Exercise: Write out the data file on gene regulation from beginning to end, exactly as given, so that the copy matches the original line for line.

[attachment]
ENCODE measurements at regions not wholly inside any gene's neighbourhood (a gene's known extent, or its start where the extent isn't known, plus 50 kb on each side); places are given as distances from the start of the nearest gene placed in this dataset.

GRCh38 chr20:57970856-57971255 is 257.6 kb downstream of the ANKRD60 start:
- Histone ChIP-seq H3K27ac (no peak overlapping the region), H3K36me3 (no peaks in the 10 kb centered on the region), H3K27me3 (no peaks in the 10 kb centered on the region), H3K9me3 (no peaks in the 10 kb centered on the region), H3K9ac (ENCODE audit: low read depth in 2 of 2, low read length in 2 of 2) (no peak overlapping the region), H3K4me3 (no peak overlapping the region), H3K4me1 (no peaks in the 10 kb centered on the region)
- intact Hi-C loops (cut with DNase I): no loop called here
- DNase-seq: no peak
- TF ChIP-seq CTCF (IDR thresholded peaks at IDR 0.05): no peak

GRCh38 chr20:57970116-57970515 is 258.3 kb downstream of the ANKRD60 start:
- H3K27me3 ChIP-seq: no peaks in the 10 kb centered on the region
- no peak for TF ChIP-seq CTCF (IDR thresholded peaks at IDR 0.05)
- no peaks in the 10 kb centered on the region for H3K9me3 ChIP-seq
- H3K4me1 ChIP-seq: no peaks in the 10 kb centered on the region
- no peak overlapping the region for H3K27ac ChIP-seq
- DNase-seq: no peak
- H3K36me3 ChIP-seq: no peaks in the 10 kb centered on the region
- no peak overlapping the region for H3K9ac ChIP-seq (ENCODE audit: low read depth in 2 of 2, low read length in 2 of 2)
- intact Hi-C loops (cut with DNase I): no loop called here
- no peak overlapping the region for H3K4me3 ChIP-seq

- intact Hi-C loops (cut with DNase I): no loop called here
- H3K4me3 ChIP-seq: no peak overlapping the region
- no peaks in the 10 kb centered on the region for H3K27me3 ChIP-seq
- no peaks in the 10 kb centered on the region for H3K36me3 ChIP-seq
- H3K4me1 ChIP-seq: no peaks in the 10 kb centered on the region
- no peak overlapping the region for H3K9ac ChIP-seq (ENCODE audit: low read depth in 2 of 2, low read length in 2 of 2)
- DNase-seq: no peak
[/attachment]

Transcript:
ENCODE measurements at regions not wholly inside any gene's neighbourhood (a gene's known extent, or its start where the extent isn't known, plus 50 kb on each side); places are given as distances from the start of the nearest gene placed in this dataset.

GRCh38 chr20:57970856-57971255 is 257.6 kb downstream of the ANKRD60 start:
- Histone ChIP-seq H3K27ac (no peak overlapping the region), H3K36me3 (no peaks in the 10 kb centered on the region), H3K27me3 (no peaks in the 10 kb centered on the region), H3K9me3 (no peaks in the 10 kb centered on the region), H3K9ac (ENCODE audit: low read depth in 2 of 2, low read length in 2 of 2) (no peak overlapping the region), H3K4me3 (no peak overlapping the region), H3K4me1 (no peaks in the 10 kb centered on the region)
- intact Hi-C loops (cut with DNase I): no loop called here
- DNase-seq: no peak
- TF ChIP-seq CTCF (IDR thresholded peaks at IDR 0.05): no peak

GRCh38 chr20:57970116-57970515 is 258.3 kb downstream of the ANKRD60 start:
- H3K27me3 ChIP-seq: no peaks in the 10 kb centered on the region
- no peak for TF ChIP-seq CTCF (IDR thresholded peaks at IDR 0.05)
- no peaks in the 10 kb centered on the region for H3K9me3 ChIP-seq
- H3K4me1 ChIP-seq: no peaks in the 10 kb centered on the region
- no peak overlapping the region for H3K27ac ChIP-seq
- DNase-seq: no peak
- H3K36me3 ChIP-seq: no peaks in the 10 kb centered on the region
- no peak overlapping the region for H3K9ac ChIP-seq (ENCODE audit: low read depth in 2 of 2, low read length in 2 of 2)
- intact Hi-C loops (cut with DNase I): no loop called here
- no peak overlapping the region for H3K4me3 ChIP-seq

- intact Hi-C loops (cut with DNase I): no loop called here
- H3K4me3 ChIP-seq: no peak overlapping the region
- no peaks in the 10 kb centered on the region for H3K27me3 ChIP-seq
- no peaks in the 10 kb centered on the region for H3K36me3 ChIP-seq
- H3K4me1 ChIP-seq: no peaks in the 10 kb centered on the region
- no peak overlapping the region for H3K9ac ChIP-seq (ENCODE audit: low read depth in 2 of 2, low read length in 2 of 2)
- DNase-seq: no peak